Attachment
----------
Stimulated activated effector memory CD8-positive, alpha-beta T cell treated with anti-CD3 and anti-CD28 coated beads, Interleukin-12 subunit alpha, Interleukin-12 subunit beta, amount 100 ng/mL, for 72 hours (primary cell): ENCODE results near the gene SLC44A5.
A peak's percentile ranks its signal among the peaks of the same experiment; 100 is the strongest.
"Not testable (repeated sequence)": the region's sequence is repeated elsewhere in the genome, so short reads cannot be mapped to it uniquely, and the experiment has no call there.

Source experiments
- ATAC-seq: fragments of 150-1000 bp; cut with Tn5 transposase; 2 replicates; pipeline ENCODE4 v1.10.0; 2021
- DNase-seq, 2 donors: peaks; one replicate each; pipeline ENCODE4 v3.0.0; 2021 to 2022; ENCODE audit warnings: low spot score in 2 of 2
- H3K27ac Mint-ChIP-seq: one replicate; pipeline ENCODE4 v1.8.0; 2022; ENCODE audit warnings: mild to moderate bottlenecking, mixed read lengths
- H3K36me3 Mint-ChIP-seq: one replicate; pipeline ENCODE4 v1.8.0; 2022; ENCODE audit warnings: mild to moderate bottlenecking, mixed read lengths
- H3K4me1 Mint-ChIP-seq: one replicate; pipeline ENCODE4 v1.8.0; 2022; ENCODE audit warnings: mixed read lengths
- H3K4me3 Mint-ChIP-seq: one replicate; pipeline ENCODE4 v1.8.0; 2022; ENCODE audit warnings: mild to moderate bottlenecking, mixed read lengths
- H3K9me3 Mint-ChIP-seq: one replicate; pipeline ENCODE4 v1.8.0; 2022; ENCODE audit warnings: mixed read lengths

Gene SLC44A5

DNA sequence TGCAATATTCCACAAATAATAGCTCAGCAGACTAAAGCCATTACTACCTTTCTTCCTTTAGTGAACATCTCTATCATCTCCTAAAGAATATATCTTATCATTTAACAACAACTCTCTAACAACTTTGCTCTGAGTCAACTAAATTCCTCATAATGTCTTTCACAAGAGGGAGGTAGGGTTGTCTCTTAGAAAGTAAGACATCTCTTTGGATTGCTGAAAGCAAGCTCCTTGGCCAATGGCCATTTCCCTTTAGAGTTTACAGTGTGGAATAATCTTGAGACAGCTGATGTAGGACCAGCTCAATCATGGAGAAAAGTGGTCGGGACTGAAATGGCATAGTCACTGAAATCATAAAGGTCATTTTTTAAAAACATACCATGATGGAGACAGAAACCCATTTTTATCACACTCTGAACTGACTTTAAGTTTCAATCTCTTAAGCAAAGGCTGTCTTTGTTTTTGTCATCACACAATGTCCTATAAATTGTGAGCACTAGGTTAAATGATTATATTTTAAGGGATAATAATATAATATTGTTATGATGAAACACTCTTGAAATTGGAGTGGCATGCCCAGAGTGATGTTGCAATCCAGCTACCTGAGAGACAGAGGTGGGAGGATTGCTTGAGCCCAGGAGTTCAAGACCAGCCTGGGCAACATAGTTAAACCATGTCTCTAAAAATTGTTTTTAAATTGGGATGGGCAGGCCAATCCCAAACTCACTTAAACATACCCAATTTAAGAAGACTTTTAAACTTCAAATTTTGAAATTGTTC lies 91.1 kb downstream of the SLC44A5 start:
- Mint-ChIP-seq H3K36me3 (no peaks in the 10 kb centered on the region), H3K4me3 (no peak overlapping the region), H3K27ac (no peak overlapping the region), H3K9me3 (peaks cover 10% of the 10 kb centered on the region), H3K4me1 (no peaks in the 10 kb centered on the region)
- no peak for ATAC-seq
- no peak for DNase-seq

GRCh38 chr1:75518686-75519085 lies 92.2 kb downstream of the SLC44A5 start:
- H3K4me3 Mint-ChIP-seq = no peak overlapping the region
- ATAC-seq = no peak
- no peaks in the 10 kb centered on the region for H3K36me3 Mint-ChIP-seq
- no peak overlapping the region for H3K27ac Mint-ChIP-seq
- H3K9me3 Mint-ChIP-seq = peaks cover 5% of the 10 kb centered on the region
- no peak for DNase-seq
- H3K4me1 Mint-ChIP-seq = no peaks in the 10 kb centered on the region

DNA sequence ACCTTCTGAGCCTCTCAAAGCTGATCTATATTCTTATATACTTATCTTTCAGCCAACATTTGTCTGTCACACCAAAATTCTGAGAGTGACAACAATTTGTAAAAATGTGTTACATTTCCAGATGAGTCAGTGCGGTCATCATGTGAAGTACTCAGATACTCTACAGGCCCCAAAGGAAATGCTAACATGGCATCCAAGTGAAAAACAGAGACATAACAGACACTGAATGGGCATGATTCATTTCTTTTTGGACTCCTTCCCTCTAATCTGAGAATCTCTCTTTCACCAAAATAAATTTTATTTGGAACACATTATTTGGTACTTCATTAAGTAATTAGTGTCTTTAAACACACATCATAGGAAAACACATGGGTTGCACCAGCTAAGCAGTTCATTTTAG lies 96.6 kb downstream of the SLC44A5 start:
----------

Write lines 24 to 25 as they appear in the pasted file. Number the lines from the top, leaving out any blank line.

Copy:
- H3K4me1 Mint-ChIP-seq = no peaks in the 10 kb centered on the region

DNA sequence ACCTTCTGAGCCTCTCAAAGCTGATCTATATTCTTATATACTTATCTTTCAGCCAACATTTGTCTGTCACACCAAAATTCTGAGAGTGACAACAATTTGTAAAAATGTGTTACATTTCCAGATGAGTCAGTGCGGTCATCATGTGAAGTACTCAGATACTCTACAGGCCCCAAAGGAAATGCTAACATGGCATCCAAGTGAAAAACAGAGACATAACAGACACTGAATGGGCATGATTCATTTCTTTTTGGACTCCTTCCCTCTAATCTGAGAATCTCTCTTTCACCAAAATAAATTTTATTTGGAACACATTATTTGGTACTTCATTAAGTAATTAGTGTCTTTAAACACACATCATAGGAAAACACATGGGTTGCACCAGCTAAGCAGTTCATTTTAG lies 96.6 kb downstream of the SLC44A5 start: